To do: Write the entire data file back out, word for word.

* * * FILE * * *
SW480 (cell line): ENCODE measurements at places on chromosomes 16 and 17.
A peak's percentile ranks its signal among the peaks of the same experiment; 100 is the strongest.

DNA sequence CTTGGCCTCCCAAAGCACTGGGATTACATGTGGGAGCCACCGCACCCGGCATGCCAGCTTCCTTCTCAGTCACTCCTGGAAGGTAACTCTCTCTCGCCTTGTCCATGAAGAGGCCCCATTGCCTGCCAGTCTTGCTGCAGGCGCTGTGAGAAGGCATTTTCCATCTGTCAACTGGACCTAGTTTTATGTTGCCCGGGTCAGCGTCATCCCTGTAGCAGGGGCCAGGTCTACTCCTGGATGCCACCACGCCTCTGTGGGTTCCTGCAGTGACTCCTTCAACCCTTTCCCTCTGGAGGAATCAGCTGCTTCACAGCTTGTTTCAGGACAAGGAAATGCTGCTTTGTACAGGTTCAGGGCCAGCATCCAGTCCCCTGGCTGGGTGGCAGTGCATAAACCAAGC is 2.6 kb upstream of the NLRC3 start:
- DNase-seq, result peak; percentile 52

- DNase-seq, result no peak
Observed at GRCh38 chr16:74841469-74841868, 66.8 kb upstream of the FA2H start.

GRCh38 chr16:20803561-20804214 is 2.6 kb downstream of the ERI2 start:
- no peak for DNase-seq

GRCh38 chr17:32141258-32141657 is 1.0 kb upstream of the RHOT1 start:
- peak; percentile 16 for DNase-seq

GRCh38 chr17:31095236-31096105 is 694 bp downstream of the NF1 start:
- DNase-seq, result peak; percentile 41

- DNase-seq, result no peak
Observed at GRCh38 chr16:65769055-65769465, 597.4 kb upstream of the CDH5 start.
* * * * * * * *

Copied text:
SW480 (cell line): ENCODE measurements at places on chromosomes 16 and 17.
A peak's percentile ranks its signal among the peaks of the same experiment; 100 is the strongest.

DNA sequence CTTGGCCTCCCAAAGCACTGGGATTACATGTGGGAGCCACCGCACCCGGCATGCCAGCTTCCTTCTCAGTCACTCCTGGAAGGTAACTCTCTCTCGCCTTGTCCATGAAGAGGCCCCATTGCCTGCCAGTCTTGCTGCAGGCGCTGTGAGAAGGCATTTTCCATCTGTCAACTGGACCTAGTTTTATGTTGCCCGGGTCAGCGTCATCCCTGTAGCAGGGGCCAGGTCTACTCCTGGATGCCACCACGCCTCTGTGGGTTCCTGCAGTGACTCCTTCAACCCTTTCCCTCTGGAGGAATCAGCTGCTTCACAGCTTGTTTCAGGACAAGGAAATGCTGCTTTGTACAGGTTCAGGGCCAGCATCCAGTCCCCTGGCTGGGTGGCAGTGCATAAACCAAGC is 2.6 kb upstream of the NLRC3 start:
- DNase-seq, result peak; percentile 52

- DNase-seq, result no peak
Observed at GRCh38 chr16:74841469-74841868, 66.8 kb upstream of the FA2H start.

GRCh38 chr16:20803561-20804214 is 2.6 kb downstream of the ERI2 start:
- no peak for DNase-seq

GRCh38 chr17:32141258-32141657 is 1.0 kb upstream of the RHOT1 start:
- peak; percentile 16 for DNase-seq

GRCh38 chr17:31095236-31096105 is 694 bp downstream of the NF1 start:
- DNase-seq, result peak; percentile 41

- DNase-seq, result no peak
Observed at GRCh38 chr16:65769055-65769465, 597.4 kb upstream of the CDH5 start.